I want you to understand – I need you to understand – this is only a hobby. I don’t do anything wrong. I never take any of the cards. I just like the look of them. I like to read the new ones, yes, admire them a little, admire the way they’re worded, the different ways the items on offer are sold – I don’t take the cards, I love Sandra very much, and I’d do nothing to hurt her, and she might go through my pockets one day and find them, and then where would I be? Or at work, even worse – a card might drop out in the staff room, right in front of the headmaster, or in front of Mrs Daubeny, what would that do to her hatchet face! – no, really, it could happen. And if I do take a card, it is ever so infrequently, and only if it’s a special card that repays closer examination, I’d never phone the number on it. After all, what would I say? I wouldn’t know what to say. Most likely I’d just hang up. I might wait for a bit first, then hang up – first, I’d hear the voice on the other end, hear her primp and pout and try to sell herself, see whether she’d use the exact same words on the card, and they do sometimes! it’s so funny, it sounds so artificial! – and so I might have the card by my side to read along, the special cards, the cards where there’s a good photo, and I’d stay silent, imagine those increasingly impatient ‘hello’s and ‘is anyone there’s being formed by big red lipsticked mouths. But I wouldn’t say anything, and if I were ever to do so, it’d be very innocent, I’d express sympathy for them, I’d tell them I was sorry they were reduced to this level of employment, I’d be kind, I’d be friendly. And I’d never ask to meet them. That, of course, would be bang out of order.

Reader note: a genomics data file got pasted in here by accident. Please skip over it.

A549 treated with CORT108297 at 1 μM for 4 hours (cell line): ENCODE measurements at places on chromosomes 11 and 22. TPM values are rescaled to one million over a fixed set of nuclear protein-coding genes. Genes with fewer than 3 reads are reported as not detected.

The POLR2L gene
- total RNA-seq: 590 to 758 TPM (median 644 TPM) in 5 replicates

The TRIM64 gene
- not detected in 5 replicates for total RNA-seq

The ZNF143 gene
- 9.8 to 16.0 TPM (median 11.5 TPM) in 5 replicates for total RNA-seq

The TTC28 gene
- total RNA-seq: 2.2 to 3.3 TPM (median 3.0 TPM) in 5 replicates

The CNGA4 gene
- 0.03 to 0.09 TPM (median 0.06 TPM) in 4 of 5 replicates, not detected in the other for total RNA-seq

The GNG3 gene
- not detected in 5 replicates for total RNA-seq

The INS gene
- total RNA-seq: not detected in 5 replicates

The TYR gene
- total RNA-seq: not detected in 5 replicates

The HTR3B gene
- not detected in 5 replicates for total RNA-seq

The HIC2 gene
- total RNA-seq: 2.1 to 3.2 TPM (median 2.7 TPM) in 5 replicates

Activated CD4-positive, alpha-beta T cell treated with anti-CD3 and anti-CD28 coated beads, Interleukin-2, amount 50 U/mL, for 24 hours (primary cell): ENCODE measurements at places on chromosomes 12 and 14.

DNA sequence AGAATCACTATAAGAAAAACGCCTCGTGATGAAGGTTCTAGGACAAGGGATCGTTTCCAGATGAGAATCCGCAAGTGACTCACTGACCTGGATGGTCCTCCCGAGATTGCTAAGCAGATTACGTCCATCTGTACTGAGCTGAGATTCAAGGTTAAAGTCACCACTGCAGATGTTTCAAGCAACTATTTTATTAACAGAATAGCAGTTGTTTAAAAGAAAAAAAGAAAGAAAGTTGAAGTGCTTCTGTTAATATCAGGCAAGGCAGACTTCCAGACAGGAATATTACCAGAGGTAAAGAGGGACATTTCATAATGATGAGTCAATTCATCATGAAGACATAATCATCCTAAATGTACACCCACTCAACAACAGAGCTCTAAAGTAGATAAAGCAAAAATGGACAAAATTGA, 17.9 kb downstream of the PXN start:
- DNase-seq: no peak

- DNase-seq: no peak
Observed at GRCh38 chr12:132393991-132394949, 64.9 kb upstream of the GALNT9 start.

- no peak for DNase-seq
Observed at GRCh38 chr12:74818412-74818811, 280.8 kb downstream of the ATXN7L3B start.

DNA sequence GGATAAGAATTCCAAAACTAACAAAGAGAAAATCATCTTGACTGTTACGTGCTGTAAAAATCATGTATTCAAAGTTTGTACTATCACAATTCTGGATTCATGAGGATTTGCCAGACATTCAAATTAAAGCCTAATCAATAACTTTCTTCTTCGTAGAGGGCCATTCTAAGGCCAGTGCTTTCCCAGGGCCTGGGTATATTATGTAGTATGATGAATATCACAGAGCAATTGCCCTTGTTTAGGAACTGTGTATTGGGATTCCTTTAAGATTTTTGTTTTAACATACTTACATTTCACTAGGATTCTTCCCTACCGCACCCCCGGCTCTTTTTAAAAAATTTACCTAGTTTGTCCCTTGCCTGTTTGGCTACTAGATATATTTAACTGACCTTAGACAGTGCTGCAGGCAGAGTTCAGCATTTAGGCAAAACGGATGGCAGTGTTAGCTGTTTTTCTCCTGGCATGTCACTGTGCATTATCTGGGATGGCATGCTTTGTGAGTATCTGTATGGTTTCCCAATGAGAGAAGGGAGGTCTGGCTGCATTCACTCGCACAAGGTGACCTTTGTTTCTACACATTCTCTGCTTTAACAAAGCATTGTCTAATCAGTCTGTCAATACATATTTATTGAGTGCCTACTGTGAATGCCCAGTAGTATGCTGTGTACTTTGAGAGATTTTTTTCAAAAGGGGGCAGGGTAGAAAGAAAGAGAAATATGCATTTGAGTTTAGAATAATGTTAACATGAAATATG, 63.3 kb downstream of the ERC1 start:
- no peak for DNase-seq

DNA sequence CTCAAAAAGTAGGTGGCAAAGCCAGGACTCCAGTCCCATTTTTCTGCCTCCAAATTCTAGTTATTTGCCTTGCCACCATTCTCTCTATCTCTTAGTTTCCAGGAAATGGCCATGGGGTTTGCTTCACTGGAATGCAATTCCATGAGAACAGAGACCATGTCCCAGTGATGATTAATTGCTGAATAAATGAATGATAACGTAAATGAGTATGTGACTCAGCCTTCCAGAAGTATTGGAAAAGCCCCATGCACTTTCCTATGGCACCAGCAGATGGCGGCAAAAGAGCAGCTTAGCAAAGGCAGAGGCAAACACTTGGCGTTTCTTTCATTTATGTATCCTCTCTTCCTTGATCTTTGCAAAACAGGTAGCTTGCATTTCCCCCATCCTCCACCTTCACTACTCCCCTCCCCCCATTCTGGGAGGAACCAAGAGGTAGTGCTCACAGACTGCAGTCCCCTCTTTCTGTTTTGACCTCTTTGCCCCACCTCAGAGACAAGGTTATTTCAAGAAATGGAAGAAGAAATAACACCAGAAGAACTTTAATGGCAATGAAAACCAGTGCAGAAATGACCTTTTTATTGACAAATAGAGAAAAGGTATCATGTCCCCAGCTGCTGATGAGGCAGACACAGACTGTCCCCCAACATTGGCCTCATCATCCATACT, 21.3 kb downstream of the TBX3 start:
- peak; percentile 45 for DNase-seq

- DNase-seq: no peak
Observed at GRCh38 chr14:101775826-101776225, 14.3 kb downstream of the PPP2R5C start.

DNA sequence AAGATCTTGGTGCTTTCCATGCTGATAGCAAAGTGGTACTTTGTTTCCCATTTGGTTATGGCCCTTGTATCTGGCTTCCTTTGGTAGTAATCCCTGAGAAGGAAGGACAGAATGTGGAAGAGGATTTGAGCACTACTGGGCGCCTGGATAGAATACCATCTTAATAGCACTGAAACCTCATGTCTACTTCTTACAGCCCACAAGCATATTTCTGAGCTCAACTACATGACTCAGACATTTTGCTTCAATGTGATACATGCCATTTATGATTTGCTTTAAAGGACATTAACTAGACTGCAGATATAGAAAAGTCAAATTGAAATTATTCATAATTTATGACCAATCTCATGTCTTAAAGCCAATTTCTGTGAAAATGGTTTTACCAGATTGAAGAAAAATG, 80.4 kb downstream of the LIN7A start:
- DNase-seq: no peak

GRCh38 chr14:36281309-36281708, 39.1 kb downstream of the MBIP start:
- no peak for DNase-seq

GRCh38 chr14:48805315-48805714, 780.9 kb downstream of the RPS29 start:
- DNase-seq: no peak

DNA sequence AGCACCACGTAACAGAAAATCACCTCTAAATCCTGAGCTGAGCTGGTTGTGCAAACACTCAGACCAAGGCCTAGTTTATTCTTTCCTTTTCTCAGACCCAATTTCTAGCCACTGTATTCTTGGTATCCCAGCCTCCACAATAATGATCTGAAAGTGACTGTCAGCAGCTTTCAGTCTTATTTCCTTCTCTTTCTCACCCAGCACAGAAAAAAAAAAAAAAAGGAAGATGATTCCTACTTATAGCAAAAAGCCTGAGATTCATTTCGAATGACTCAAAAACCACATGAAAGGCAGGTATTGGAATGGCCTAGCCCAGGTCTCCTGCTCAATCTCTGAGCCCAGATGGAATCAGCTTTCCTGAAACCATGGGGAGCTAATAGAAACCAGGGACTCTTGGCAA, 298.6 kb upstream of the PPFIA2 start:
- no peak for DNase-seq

But this time I did take the card. And I did phone. And I set up a date, for the very next afternoon.

 She wanted to meet somewhere public. She promised she’d look discreet. And so she was, reassuringly discreet, emphatically discreet. We met in a cafe she chose, and it wasn’t too close to the school, so I thought that was all right, and she ordered a cappuccino and a rock cake. She was wearing some make-up, but it was very normal make-up, there wasn’t even any nail varnish, and I suppose that was good, and she wore an anorak, and she wasn’t even young, she was nearly middle aged, she must have been in her thirties. The voice had sounded a bit breathy on the phone, like they always do; now, when it came out of this plain plump woman it just sounded a bit tired. She had a nice face. She had a nice face, at least, and she smiled as I sat down and joined her. “Are you disappointed?” she asked, and I assured her I wasn’t. “Thank you,” she said. I assured her I had no expectations  whatsoever to be disappointed by. “Thanks,” she said.

 She began talking then, about what was available, lots of facts and figures I wasn’t interested in. “What about the kissing?” I said. She stopped, sort of sighed at that. Told me that it was all right, there’d be no danger. She always had the mouth bandaged up so there was no chance of contact; it made her voice a bit more muffled, but some clients liked that. She began on again about cleanliness, and I had to interrupt her once more, “Tell me what you mean by the kissing.” She bit deep into her rock cake, shrugged, gave a kind of apologetic smile. She explained she’d had this curse since birth – one brush of her lips, and the poor recipient was going to Hell. But she hastened to add, her fingers, all ten of them, whatever they got up to, they were safe and utterly without taint. “How do you know they go to Hell?” I asked, and she said, a girl knows, a girl just knows. I asked her how much she’d charge for a kiss. I asked whether a kiss might be possible. Against her rules or not, if it were my decision, if I accepted the consequences, if I assumed full and complete responsibility, would she snog me? She looked away from me, she said, very quietly, yes. I asked her if anyone had ever dared buy her kisses before. She said, still quiet, still not looking at me, “You all do. Every single one of you.”

 We agreed to meet the next day. And I decided that before then I had to put my affairs in order.